Caramanica, Federico (2011) Innovative methodologies for the synthesis of large array antennas for communications and space applications. PhD thesis, University of Trento.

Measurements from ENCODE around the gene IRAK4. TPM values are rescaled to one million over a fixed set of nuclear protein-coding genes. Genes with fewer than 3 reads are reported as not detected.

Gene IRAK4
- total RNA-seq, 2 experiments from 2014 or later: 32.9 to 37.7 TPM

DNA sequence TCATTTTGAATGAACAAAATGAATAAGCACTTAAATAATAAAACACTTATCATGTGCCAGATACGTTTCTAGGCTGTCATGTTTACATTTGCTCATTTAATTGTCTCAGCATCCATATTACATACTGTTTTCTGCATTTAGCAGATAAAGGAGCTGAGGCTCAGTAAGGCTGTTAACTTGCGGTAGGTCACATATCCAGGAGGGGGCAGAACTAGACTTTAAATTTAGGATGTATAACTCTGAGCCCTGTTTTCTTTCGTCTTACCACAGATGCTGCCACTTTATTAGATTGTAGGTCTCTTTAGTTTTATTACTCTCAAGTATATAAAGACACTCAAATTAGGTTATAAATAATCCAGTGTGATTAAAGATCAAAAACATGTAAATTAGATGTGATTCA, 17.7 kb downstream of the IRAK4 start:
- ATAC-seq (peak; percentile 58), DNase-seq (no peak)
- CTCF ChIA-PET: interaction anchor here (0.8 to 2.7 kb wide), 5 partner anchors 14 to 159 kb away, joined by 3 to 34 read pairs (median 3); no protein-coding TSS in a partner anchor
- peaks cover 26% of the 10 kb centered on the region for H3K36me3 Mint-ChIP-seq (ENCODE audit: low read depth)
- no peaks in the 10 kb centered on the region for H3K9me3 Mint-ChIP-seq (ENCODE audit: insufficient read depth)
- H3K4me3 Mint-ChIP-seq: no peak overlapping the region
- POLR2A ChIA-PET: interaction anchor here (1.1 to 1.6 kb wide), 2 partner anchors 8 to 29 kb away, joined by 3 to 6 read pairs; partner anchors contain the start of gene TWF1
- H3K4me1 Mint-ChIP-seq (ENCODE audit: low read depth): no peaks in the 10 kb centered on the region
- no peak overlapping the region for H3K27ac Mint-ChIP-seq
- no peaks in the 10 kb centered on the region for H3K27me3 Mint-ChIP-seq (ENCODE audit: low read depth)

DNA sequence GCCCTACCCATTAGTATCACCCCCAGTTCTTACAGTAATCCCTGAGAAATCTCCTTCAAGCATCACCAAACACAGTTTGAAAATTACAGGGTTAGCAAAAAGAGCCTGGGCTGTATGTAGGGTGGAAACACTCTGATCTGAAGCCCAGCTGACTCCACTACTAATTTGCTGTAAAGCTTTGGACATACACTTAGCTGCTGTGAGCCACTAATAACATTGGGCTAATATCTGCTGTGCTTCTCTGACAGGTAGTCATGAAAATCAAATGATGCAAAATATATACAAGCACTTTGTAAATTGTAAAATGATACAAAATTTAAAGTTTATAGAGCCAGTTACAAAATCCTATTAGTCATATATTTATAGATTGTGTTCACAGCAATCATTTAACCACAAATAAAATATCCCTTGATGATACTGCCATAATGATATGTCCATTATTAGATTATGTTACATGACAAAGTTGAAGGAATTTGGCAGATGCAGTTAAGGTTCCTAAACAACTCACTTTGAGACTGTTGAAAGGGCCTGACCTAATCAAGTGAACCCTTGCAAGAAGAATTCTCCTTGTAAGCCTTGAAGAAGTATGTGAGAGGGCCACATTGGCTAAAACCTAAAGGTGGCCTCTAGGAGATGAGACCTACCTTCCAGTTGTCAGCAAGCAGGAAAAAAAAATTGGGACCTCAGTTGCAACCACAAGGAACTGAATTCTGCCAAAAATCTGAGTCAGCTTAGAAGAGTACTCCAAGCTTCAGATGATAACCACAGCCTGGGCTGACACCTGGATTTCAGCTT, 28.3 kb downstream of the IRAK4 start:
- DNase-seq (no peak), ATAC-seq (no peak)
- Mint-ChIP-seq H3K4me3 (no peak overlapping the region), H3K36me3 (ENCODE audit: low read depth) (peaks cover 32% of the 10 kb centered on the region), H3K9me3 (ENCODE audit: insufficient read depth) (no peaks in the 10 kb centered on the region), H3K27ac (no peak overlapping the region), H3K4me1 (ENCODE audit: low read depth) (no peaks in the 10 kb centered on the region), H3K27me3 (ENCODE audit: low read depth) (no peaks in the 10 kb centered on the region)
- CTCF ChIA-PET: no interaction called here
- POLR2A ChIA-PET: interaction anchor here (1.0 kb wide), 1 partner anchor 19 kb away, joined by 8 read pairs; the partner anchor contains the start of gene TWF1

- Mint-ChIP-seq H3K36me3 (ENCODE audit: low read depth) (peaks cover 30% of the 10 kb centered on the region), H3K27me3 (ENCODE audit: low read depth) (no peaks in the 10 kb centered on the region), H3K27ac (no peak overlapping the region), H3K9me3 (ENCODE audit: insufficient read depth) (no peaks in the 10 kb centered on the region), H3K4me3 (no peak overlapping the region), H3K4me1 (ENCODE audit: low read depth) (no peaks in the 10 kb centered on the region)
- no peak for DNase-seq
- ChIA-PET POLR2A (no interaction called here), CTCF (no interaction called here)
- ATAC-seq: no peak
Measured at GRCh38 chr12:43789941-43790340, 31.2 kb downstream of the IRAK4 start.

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Modern communication and space systems such as satellite communication devices, radars, SAR and radio astronomy interferometers are realized with large antenna arrays since this kind of radiating systems are able to generate radiation patterns with high directivity and resolution. In such a framework conventional arrays with uniform inter-element spacing could be not satisfactory in terms of costs and dimensions. An interesting alternative is to reduce the array elements obtaining the so called "thinned arrays". Large isophoric thinned arrays have been exploited because of their advantages in terms of weight, consumption, hardware complexity, and costs over their filled counterparts. Unfortunately, thinning large arrays reduces the control of the peak sidelobe level (PSL) and does not give automatically optimal spatial frequency coverage for correlators. First of all the state of the art methodologies used to overcome such limitations, e.g., random and algorithmic approaches, dynamic programming and stochastic optimization algorithms such as genetic algorithms, simulated annealing or particle swarm optimizers, are analyzed and described in the introduction. Successively, innovative guidelines for the synthesis of large radiating systems are proposed, and discussed in order to point out advantages and limitations. In particular, the following specific issues are addressed in this work: 1. A new class of analytical rectangular thinned arrays with low peak sidelobe level (PSL). The proposed synthesis technique exploits binary sequences derived from McFarland difference sets to design thinned layouts on a lattice of P(P+2) positions for any prime P. The pattern features of the arising massively-thinned arrangements characterized by only P(P+1) active elements are discussed and the results of an extensive numerical analysis are presented to assess advantages and limitations of the McFarland-based arrays. 2. A set of techniques is presented that is based on the exploitation of low correlation Almost Difference Sets (ADSs) sequences to design correlator arrays for radioastronomy applications. In particular three approaches are discussed with different objectives and performances. ADS-based analytical designs, GA-optimized arrangements, and PSO optimized arrays are presented and applied to the synthesis of open-ended "Y" and "Cross" array configurations to maximize the coverage u-v or to minimize the peak sidelobe level (PSL). Representative numerical results are illustrated to point out the features and performances of the proposed approaches, and to assess their effectiveness in comparison with state-of-the-art design methodologies, as well. The presented analysis indicates that the proposed approaches overcome existing PSO-based correlator arrays in terms of PSL control (e.g., >1.0dB reduction) and tracking u-v coverage (e.g., up to 2\% enhancement), also improving the speed of convergence of the synthesis process. 3. A genetic algorithm (GA)-enhanced almost difference set (ADS)-based methodology to design thinned planar arrays with low-peak sidelobe levels (PSLs). The method allows to overcome the limitations of the standard ADS approach in terms of flexibility and performance. The numerical validation, carried out in the far-field and for narrow-band signals, points out that with affordable computational efforts it is possible to design planar array arrangements that outperform standard ADS-based designs as well as standard GA design approaches.
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